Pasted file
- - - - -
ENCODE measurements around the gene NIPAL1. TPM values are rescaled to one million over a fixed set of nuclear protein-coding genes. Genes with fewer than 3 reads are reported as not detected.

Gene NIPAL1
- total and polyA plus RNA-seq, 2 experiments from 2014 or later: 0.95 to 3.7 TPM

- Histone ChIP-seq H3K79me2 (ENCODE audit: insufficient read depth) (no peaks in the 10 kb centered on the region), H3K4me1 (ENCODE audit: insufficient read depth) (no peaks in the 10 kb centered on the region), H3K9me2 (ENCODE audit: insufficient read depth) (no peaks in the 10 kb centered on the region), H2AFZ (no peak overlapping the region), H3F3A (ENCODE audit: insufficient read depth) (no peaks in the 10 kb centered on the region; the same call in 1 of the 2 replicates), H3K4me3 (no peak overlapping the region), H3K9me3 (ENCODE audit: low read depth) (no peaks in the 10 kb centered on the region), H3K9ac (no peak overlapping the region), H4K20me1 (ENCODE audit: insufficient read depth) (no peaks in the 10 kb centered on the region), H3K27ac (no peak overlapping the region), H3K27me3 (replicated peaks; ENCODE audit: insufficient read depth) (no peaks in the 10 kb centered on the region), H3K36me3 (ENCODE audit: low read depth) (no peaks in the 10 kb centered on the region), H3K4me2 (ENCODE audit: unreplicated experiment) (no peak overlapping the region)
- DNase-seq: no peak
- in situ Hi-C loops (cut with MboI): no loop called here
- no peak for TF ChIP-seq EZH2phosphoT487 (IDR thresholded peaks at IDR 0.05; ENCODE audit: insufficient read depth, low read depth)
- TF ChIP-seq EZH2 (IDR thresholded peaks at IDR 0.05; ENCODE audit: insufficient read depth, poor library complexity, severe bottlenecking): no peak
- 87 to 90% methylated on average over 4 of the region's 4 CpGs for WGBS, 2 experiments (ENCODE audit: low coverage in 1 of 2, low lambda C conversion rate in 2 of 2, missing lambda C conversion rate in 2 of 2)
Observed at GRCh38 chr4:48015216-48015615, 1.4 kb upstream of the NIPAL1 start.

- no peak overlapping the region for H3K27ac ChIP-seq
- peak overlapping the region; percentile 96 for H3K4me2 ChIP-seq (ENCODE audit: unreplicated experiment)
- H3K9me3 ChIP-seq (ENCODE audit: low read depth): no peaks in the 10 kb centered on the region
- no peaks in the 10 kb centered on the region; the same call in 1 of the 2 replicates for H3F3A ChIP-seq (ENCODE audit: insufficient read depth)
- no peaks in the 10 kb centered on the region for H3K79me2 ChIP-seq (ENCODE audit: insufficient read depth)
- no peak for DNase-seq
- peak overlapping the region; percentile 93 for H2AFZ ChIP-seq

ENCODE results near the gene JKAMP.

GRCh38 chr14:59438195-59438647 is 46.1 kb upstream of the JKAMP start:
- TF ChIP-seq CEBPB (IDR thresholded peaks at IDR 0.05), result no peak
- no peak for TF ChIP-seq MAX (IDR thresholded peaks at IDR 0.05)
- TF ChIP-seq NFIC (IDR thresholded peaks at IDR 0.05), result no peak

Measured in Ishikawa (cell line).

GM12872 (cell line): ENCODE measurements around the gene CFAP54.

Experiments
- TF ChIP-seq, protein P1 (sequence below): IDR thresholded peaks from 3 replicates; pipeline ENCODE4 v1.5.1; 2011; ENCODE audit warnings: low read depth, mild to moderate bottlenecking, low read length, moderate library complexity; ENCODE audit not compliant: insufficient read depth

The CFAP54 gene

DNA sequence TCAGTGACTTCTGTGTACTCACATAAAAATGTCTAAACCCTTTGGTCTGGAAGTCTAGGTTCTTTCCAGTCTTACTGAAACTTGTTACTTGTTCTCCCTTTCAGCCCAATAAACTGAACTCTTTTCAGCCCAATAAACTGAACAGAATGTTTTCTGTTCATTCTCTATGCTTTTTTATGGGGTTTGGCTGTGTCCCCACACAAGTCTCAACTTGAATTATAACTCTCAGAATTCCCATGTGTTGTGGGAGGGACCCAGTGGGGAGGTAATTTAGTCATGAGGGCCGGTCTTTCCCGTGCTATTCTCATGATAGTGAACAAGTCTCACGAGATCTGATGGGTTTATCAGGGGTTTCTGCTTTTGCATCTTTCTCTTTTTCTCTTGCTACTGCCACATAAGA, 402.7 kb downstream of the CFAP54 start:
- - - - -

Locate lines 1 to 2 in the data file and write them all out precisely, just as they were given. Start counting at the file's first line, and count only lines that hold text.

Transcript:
ENCODE measurements around the gene NIPAL1. TPM values are rescaled to one million over a fixed set of nuclear protein-coding genes. Genes with fewer than 3 reads are reported as not detected.

Gene NIPAL1